Seeking Alpha

Biotech In 2020: M&A And Gene Therapy In Focus

|
About: Amarin Corporation plc (AMRN), ATHX, ICPT, MYOV, RCKT, IBB, XBI, Includes: ACHN, ALXN, ARQL, AVRO, BOLD, CRSP, EDIT, GLW, MRK, NTLA, THMO, TMDX
by: SA Marketplace
Summary

Our biotech Roundtable looks at the growth sector that has had a strong finish to 2019.

Gene therapy is one topic that gets a lot of attention, with the sector interest backed up by M&A.

But our panel also talks about the importance of patience and staying focused in a volatile space.

2019 finishes with an extra kick for investors. Part of that is the continued strong run of the market, erasing memories of last year's near bear market and extending the decade-long bull. There also are plenty of market headlines and events that have sprung over the end of the year, from Phase 1 trade deals to M&A to political whirlwinds and more.

More trivially, the 2010s are ending and the 2020s begin. It's been quite a decade for equity investors, with the S&P 500 returning more than 250% in that time. Even underperformance could leave a portfolio in good shape, and any alpha that was found would really leave investors well off.

Where does that leave investors and the markets for 2020, at the start of a new decade? That's what we try to answer in our annual Marketplace Roundtable series. We are publishing roundtable discussions featuring more than 80 authors from across the spectrum of investing styles and focuses you find on Seeking Alpha: Macro to value investing, small-cap to energy, gold to quant and alternative strategies, and more.

Today's discussion focuses on the Biotech sector, which finished the year strong after a slow start. We're featuring the following panel:

Questions are in bold header font, disclosures are available at the end of the article.

The stock market has had another strong year, recovering from last year's Q4 correction. The S&P 500 has returned 10% annualized over the last two years, as of early December. Yet there's still a sense that the music is due to stop among many investors (see the theme of "most hated bull market"). Where do you fall out?

Bhavneesh Sharma: Expecting 3400 PT for SPX in 2020.

Stephen Ayers: I agree that some stocks are looking quite expensive now. That's why it's especially important to always have a keen eye out for value.

Terry Chrisomalis: I believe that the market will continue to head higher. This is on the basis of the strong economic reports that have been coming in terms of jobs, unemployment rate falling, and many other positive developments like phase 1 of the China trade deal. I still see a bullish sentiment for the markets heading into 2020.

First Genesis Consulting: Ongoing innovation is an important tool for remaining competitive in the biopharmaceutical arena. The trailblazers are cognizant of the risks associated with moving paradigm-shifting drug concepts into clinical trials. I manage the fallout by discerning those trailblazers, foundational goals and the varying paths to clinical success. I avoid going with the flow but I make my flow based on my insights. Drug candidates are never identical but could have a similar pharmacological target.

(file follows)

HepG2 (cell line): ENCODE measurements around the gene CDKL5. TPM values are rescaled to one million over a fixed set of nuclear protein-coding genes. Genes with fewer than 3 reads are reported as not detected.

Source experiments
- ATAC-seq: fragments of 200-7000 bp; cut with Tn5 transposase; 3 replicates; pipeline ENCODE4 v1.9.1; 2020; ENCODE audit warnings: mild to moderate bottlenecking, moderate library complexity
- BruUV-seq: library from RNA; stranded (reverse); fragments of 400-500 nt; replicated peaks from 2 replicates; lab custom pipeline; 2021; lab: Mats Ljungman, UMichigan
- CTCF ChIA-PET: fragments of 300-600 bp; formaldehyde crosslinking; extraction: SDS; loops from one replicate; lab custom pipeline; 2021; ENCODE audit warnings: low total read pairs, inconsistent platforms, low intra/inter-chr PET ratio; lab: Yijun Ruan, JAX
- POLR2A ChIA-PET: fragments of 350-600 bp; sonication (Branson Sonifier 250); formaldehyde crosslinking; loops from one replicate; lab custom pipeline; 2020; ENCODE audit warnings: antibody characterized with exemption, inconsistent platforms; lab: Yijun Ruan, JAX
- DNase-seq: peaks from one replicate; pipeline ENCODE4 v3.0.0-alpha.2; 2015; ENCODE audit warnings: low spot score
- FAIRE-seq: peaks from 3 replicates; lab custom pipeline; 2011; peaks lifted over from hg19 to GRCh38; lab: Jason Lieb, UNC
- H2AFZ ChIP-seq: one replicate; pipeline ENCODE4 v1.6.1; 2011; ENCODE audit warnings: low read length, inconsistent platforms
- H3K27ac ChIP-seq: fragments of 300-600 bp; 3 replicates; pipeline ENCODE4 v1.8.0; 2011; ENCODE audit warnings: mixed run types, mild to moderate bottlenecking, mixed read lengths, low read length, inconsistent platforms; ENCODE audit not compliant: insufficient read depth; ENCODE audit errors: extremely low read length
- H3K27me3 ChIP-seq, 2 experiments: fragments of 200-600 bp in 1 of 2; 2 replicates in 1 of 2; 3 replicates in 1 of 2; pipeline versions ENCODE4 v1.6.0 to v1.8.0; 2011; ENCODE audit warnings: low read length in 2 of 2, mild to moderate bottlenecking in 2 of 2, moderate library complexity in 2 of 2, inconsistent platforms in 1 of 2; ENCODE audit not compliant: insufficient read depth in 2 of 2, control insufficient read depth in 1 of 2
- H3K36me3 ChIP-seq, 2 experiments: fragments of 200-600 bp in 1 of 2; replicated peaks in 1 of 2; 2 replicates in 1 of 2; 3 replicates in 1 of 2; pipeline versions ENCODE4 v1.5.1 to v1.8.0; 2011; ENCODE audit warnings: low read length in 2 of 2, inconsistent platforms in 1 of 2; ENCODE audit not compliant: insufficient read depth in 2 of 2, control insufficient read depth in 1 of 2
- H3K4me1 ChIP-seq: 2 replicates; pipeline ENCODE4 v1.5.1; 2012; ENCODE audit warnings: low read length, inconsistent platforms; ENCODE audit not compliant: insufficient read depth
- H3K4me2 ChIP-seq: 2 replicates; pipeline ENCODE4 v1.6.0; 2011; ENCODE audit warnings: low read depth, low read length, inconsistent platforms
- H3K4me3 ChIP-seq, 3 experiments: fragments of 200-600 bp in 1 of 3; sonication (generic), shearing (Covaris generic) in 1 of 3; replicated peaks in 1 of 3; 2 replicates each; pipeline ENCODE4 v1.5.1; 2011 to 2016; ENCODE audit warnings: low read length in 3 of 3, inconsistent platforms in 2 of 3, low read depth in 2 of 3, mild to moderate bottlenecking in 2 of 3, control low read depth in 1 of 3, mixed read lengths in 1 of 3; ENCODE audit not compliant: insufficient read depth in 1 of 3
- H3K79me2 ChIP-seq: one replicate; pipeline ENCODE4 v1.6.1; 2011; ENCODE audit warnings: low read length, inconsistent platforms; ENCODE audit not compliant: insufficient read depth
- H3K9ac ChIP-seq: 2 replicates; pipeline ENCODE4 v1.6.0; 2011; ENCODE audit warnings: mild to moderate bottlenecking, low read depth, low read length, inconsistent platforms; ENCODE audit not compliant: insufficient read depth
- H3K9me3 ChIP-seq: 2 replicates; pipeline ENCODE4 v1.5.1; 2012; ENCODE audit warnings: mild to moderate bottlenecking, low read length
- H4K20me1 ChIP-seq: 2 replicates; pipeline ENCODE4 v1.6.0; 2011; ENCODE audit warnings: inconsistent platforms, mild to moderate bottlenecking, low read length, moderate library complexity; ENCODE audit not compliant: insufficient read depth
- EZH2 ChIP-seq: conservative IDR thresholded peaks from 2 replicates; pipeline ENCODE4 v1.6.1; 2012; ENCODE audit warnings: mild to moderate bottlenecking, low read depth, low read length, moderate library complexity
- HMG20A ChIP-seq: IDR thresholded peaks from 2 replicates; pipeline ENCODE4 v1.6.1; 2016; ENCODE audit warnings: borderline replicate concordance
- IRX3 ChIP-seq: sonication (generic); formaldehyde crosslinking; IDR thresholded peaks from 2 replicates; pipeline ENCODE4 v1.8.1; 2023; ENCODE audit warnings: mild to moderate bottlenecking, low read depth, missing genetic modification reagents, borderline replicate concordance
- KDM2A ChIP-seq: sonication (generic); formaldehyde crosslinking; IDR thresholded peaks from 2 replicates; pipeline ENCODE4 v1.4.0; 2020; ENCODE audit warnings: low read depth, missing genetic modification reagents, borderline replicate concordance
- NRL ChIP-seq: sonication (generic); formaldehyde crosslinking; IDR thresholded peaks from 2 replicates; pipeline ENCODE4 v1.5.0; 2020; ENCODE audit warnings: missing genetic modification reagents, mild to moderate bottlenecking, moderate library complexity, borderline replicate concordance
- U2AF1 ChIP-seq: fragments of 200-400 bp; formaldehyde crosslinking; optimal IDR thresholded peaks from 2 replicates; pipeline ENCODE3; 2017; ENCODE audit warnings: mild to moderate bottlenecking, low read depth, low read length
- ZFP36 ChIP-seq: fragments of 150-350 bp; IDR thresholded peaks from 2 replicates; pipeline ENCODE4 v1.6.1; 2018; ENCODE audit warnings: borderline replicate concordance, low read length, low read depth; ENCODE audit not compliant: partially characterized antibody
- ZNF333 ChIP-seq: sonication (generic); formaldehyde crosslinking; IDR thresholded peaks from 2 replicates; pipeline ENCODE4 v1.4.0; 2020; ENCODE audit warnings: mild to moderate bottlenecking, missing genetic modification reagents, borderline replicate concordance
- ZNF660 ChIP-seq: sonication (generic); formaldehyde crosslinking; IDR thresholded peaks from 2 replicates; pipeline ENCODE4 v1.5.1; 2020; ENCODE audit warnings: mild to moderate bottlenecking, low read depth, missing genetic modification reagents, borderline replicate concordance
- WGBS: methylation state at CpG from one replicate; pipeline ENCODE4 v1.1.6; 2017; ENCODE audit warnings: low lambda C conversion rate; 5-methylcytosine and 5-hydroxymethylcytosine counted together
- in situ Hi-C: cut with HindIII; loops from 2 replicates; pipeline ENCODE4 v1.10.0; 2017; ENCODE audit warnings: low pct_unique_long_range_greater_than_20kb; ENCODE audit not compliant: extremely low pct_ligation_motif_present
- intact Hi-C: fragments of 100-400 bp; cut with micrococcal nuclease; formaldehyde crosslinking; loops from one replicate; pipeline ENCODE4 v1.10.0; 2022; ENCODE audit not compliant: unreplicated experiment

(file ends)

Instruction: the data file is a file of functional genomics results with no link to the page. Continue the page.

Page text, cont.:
Wall Street Titan: Having been a young employee in the trading room of Bear Stearns during the crash of 1987, I have experienced many market cycles. That experience puts me in the group with the cautious. One can never know when a lingering problem in the basement of concerns will rise into a perceived crisis. The growing national debt and exploding budget deficit during a healthy economy should be a cause for concern for everyone. When the Republican Party, once hawks on deficit spending, now ignore this issue, it's something to be concerned about. What happens to this structural deficit when the economy weakens? The music will stop when the reality of the exploding national debt raises its ugly head, until then its still party time.

What's a lesson you learned in 2019?

Jonathan Faison: Slow down: You don't have to nail them all. Focus on just a few ideas that interest you for deep due diligence, establishing positions where you believe you have an edge or advantage.

Bhavneesh Sharma: Markets can stay irrational for long and don't fight the Fed.

Stephen Ayers: Patience pays off! If you are convicted in an idea, stay with it until the story plays out.

First Genesis Consulting: Developed a bridge/gap plan during the long drought associated with clinical trials to reduce investor impatience. It can be very challenging to encourage investors on focus on the long-term rather than the short-term goals.

Biotech is finishing the year on a strong note, with Q4 providing most of its performance this year. What's going on?

Jonathan Faison: Perfect storm of funds and momentum money chasing the sector, combined with big pharmaceutical companies buying up small companies and drugs to replenish their pipelines as patent cliffs approach.

Bhavneesh Sharma: Strong M&A activity is fueling the surge in the sector.

Stephen Ayers: There are a few things going on that are positively influencing the sector at the moment. For one, drugs are getting approved faster than ever by the FDA. Two, big pharma is paying big premium for acquisitions (e.g. ArQule (NASDAQ:ARQL), Audentes (NASDAQ:BOLD)). And three, we are seeing a lot of technological advancement that's just now beginning to change the landscape of biotechnology. Ideas like "targeted oncology" and "gene therapy" are beginning to enter their heydays.

Terry Chrisomalis: The strong surge in biotech has come about because of strong M&A deals. Especially, in the last few months. Alexion Pharmaceuticals (ALXN) paid $930 million to acquire Achillion Pharmaceuticals (ACHN) for the treatment of diseases affected by the complement system. Merck (MRK) wanted to get its hands on a precision oncology biotech by the name of ArQule and it spent $2.7 billion to do so. Besides outright acquisitions, there also has been an increase of licensing deals as well. For example, XBiotech out-licensed its antibody Bermekimab for dermatological indications for $1.35 billion. I expect more deals like these to continue in 2020.